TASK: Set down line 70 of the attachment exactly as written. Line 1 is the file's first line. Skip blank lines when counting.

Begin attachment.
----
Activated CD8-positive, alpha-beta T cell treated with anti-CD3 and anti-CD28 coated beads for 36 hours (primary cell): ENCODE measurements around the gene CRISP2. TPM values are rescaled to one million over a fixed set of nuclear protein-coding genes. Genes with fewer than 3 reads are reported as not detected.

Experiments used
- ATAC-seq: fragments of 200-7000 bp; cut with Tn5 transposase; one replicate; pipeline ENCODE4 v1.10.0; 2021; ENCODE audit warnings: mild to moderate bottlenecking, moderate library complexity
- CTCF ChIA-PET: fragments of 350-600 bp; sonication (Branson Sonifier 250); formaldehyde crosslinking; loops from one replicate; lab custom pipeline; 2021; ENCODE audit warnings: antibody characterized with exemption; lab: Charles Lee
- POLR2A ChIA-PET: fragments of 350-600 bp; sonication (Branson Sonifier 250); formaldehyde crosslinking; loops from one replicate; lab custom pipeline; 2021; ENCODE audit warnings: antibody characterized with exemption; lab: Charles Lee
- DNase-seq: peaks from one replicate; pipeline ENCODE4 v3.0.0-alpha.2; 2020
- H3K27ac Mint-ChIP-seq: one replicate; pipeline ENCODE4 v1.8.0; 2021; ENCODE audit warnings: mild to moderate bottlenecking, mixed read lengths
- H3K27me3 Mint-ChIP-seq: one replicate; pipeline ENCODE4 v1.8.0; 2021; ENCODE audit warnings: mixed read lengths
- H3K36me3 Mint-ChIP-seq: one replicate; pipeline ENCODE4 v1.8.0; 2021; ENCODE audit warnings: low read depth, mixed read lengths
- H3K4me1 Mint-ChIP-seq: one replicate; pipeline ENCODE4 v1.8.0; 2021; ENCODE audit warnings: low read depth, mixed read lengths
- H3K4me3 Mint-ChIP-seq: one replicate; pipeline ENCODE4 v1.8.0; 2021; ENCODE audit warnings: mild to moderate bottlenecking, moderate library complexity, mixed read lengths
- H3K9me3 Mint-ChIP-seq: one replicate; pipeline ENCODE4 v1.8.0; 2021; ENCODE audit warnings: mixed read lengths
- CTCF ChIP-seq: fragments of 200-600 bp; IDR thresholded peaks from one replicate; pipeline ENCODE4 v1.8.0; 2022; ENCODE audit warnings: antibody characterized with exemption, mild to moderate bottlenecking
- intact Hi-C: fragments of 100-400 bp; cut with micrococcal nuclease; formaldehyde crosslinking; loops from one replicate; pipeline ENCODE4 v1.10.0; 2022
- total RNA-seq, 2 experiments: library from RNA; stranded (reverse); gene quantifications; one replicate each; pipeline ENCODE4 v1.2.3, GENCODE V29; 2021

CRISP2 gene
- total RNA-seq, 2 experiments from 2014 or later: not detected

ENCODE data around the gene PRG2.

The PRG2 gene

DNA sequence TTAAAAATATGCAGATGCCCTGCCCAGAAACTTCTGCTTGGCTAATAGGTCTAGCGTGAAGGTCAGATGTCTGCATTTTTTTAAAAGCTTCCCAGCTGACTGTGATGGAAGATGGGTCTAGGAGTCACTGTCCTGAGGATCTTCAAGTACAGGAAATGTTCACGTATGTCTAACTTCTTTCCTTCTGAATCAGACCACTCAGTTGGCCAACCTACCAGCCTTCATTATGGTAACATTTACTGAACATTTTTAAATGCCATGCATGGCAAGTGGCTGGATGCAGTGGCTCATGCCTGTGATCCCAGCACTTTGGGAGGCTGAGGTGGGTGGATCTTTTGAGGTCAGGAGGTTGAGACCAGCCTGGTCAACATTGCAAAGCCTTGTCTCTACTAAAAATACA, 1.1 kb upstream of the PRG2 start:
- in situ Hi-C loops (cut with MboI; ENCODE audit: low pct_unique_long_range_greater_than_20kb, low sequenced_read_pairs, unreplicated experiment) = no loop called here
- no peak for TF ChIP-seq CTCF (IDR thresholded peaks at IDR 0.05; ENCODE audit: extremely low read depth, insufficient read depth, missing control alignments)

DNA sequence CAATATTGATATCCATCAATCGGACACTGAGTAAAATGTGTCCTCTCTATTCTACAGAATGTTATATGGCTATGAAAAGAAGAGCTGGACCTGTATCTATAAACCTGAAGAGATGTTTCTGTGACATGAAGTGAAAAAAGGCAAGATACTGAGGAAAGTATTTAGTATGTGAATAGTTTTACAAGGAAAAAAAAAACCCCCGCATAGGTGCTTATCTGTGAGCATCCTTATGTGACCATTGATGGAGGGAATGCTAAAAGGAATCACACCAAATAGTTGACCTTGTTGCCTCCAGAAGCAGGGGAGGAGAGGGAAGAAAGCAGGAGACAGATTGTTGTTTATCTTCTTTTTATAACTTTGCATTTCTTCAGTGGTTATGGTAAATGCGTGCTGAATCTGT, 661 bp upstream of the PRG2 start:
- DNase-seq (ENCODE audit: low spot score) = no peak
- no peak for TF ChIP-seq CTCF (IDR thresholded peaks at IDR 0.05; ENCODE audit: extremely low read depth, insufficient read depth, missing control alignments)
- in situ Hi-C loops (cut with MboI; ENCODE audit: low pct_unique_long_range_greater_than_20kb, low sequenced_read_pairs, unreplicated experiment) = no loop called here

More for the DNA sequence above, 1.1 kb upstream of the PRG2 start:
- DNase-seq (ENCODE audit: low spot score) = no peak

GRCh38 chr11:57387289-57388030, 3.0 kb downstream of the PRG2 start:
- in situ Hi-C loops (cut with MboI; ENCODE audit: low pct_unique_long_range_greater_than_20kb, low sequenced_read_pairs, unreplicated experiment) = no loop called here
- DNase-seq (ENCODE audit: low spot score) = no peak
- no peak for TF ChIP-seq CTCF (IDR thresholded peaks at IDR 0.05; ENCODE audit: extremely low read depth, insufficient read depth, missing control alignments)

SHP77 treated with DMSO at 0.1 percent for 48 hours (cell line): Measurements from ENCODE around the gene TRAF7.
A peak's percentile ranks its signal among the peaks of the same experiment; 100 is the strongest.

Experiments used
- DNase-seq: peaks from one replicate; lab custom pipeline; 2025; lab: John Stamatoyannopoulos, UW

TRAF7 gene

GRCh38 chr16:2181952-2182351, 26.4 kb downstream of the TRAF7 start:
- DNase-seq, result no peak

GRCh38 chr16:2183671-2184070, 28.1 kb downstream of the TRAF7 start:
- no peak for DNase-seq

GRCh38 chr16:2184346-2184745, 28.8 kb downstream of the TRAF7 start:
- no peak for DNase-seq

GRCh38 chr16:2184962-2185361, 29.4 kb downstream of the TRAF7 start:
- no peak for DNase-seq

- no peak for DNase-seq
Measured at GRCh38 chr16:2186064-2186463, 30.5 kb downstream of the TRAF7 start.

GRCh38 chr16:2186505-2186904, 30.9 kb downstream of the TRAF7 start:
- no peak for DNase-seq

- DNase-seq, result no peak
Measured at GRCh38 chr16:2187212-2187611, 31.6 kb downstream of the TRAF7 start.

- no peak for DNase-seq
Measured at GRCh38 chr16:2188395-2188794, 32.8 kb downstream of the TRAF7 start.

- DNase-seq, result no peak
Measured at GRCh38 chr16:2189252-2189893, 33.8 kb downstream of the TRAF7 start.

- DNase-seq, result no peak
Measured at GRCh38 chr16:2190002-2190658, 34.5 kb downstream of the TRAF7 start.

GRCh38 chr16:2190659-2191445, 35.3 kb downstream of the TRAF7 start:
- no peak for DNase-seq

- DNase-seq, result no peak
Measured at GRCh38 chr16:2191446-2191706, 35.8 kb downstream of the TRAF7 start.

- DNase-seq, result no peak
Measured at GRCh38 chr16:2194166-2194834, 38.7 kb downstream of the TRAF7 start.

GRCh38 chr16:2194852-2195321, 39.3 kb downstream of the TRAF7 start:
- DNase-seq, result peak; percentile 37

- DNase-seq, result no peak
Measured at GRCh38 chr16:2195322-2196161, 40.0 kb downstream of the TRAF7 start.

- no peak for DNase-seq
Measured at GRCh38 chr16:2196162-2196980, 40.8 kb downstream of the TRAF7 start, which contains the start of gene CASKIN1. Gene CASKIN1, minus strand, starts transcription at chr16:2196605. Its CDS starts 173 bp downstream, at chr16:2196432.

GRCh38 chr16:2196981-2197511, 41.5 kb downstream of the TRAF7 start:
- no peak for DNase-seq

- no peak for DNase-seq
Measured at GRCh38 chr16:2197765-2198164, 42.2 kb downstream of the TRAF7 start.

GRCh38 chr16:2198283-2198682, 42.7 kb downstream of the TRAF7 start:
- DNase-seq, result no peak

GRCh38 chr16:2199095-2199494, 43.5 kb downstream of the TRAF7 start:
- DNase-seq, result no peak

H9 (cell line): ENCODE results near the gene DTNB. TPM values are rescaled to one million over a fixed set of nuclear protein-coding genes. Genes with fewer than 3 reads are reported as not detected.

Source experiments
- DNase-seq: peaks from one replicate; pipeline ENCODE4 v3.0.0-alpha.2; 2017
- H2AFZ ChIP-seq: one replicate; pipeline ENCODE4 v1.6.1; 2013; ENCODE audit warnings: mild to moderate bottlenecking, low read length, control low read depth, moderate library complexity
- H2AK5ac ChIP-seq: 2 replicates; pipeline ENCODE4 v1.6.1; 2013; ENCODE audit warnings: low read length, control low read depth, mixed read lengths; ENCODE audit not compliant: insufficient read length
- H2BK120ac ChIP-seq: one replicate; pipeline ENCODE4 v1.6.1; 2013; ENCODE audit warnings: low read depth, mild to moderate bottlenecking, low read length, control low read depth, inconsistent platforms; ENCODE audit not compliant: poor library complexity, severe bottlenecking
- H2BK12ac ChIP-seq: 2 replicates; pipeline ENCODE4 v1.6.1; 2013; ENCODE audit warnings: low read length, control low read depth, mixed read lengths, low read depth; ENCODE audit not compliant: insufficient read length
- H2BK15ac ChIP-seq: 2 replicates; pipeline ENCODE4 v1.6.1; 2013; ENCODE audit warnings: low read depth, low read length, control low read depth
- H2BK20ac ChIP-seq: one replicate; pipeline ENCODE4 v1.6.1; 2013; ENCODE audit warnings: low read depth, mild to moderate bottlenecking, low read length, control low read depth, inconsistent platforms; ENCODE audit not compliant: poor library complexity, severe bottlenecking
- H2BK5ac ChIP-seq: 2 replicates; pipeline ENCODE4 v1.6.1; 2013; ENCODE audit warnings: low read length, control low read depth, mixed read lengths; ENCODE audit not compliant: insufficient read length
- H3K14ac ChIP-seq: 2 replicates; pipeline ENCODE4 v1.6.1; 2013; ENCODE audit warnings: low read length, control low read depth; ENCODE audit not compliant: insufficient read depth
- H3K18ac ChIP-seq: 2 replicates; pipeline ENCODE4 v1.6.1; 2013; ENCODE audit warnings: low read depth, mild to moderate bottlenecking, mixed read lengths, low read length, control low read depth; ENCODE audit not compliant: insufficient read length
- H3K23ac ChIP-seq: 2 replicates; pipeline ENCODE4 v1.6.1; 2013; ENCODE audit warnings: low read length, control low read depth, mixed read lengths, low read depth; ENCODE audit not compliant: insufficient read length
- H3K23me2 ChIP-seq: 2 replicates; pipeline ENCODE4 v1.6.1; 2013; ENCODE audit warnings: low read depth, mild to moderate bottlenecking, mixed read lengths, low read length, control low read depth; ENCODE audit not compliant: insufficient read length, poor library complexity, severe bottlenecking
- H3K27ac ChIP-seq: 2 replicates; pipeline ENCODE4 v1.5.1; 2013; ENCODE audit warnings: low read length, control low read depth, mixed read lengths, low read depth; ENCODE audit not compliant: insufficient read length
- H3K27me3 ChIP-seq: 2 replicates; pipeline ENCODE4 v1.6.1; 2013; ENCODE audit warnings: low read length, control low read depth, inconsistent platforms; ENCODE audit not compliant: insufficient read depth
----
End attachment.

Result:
GRCh38 chr16:2196981-2197511, 41.5 kb downstream of the TRAF7 start: